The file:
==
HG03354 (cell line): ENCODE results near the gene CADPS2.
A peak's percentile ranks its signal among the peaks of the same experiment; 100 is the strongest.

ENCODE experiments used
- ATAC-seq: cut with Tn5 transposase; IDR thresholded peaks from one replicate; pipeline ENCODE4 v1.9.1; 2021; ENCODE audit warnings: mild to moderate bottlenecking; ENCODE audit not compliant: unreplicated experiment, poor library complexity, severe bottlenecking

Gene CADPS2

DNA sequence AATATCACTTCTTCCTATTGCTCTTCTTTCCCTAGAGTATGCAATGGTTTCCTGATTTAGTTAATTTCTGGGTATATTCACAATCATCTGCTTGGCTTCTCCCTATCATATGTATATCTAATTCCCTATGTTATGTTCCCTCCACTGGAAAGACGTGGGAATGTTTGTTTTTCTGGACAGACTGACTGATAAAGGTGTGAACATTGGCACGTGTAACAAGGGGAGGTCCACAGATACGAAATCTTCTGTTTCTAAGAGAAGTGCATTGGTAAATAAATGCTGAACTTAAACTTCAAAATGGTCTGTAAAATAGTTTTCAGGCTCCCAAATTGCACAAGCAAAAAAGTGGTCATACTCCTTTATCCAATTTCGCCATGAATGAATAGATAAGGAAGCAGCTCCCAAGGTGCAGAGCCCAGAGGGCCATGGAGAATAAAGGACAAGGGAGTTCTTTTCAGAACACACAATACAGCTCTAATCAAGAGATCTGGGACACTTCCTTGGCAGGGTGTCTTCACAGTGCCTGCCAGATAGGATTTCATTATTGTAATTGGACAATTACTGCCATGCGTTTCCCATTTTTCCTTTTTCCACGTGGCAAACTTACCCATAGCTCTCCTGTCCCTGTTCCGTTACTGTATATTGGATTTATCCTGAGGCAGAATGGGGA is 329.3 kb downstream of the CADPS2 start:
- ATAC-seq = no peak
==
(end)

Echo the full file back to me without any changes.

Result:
HG03354 (cell line): ENCODE results near the gene CADPS2.
A peak's percentile ranks its signal among the peaks of the same experiment; 100 is the strongest.

ENCODE experiments used
- ATAC-seq: cut with Tn5 transposase; IDR thresholded peaks from one replicate; pipeline ENCODE4 v1.9.1; 2021; ENCODE audit warnings: mild to moderate bottlenecking; ENCODE audit not compliant: unreplicated experiment, poor library complexity, severe bottlenecking

Gene CADPS2

DNA sequence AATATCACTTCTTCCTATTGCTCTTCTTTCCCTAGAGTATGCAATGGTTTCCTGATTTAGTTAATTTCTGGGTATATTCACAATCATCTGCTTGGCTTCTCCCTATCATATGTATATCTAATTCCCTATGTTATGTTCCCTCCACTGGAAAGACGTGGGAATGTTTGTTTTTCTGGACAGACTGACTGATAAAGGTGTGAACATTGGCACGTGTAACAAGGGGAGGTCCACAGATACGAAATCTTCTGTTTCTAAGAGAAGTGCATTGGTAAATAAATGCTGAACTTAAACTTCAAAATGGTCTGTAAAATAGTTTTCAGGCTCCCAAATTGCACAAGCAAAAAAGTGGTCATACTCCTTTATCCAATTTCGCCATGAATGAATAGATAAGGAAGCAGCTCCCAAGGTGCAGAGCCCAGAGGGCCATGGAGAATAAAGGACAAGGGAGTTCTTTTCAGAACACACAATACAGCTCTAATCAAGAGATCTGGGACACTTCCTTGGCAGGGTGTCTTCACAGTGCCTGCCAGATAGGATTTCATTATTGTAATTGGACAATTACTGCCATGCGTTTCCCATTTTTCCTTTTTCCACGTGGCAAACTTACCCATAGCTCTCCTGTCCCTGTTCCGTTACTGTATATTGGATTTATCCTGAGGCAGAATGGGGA is 329.3 kb downstream of the CADPS2 start:
- ATAC-seq = no peak